US cannot ‘decouple’ from Made in China
Published: Dec 08, 2021 05:21 PM
China US Illustration: Liu Rui

China US Illustration: Liu Rui

Washington is in a hurry of late. It has to contain China's high-tech development on the one hand and is anxious to collect some so-called democratic countries to establish a "democratic front" against China on the other hand. 

It appears that the China policy of the Biden administration is not much different from that of the Trump era, as US President Joe Biden still identifies China as its primary strategic adversary and is shifting its global strategy rapidly to this focus. 

Americans, however, don't seem to buy Biden's policies since they are addicted to things made in China, or rather, are increasingly aware of the fact that their comfortable life is dependent on China-made products. 

According to the latest data, the total value of trade between China and the US in the first 11 months of 2021 reached 4.41 trillion yuan ($694 billion), an increase of 21.1 percent over the same period last year. Among them, China's export to the US reached 3.36 trillion yuan ($528.9 billion). This year's China-US trade is expected to reach a record high. 

We have good reason to believe that without China-made products, especially those at the middle and low end, inflation in the US will be difficult to control while the $1 trillion infrastructure plan cannot be successfully completed as scheduled. 

Even though the course of the COVID-19 pandemic is not clear, trade between China and the US is not only unlikely to decouple, but will become even closer, and there is no possibility of a reduction next year. If the US reduces tariffs on Chinese imports, it will further stimulate imports, with bilateral trade likely to exceed 5 trillion yuan (about $786.16 billion).

The situation of a hot economy and cold politics between China and the US explains why China-US ties differ from relations between the US and the Soviet Union during the Cold War. It also makes the wisest choice for the two countries in the future: that is to coordinate, rather than to fight to be a winner.

Washington is not trying to sever this relationship, because in that case, it will gain little benefit. What it hopes to maintain is that China guarantees the supply of cost-effective low- and mid-end products to the US. This can help the US economy continue to stably operate on the basis of low inflation.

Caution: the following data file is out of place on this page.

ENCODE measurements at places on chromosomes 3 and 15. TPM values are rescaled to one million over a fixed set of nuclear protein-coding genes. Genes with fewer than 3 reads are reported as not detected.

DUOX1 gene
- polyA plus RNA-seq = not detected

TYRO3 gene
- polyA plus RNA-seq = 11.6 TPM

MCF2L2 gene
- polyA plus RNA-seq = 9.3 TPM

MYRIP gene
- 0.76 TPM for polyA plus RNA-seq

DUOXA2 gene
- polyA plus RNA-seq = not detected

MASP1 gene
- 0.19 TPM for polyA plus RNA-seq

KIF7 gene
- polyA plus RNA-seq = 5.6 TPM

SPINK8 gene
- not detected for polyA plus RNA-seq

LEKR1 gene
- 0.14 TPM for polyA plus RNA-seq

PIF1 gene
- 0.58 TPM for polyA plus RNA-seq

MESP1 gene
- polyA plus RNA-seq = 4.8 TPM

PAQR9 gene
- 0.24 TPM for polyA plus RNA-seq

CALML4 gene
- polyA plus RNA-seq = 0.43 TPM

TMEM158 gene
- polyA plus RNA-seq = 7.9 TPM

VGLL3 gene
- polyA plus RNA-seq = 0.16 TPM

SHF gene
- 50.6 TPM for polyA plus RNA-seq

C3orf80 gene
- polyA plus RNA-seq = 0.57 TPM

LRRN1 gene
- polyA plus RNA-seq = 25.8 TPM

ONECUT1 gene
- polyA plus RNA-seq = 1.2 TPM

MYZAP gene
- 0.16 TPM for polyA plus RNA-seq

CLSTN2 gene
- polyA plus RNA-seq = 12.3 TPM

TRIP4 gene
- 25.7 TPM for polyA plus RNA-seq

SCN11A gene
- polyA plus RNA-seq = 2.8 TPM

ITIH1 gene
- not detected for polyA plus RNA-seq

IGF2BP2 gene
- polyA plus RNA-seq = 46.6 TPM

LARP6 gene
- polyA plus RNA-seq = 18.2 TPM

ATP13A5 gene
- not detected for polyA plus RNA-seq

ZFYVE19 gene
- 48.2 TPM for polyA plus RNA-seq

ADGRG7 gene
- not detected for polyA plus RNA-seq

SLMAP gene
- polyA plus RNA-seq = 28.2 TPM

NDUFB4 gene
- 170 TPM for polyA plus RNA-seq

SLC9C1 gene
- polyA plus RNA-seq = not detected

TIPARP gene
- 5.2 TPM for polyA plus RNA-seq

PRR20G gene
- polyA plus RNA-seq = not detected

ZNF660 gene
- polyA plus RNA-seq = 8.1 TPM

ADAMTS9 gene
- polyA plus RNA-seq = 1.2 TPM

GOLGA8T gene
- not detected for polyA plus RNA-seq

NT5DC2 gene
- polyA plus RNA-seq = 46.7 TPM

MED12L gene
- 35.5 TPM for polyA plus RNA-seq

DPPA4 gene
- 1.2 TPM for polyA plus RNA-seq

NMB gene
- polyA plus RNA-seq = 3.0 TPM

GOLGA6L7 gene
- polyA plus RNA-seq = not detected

Meanwhile, Washington's strategy is to ensure that the US takes the lead by controlling high-end technologies and prevent the expansion of China's high-end technologies in the US and the global market, in a bid to maintain the US' dominant position in the global high-tech and high-tech market.

This is particularly clear in the field of 5G technology. This is also an important reason why the US wants to exploit "democracy" to gather allies.

China's 5G technology has been under the close watch of the US since its first steps into the global stage. It has also been tagged by the US as undermining the security rules of democratic countries. Washington has constantly threatened that whoever uses China's 5G technology is putting their security in the hands of a dictatorship. Thus, it keeps forcing them to draw a line and take sides.

The goal of such an attempt to relate advanced technology in communications closely to China's political system is clear: to contain the development of China's high-end technologies in the global market and squeeze Chinese companies' space to forge ahead in the global high-tech industrial chain.

So, on the surface, the US seems to be engaging in an ideological confrontation over the issue of democracy. But essentially, it is trying to ensure its leadership in high-end technologies in the global market.

Because of the siege from the US, China's development in some high-tech sectors may become slower, and the expansion of China's high technologies in foreign markets will be hindered. However, Washington cannot change the China-US relations that have developed in the process of globalization, nor can it prevent Chinese companies from advancing in high-tech sectors.

If Washington truly understands China's political system, then it should understand that the strength of China's system lies not only in its democracy, which is in line with the country's development practices. It also lies in its characteristics of being "centralized," which will show its potential power amid the US siege.

The author is a senior editor with the People's Daily, and currently a senior fellow with the Chongyang Institute for Financial Studies at the Renmin University of China. dinggang@globaltimes.com.cn. Follow him on Twitter @dinggangchina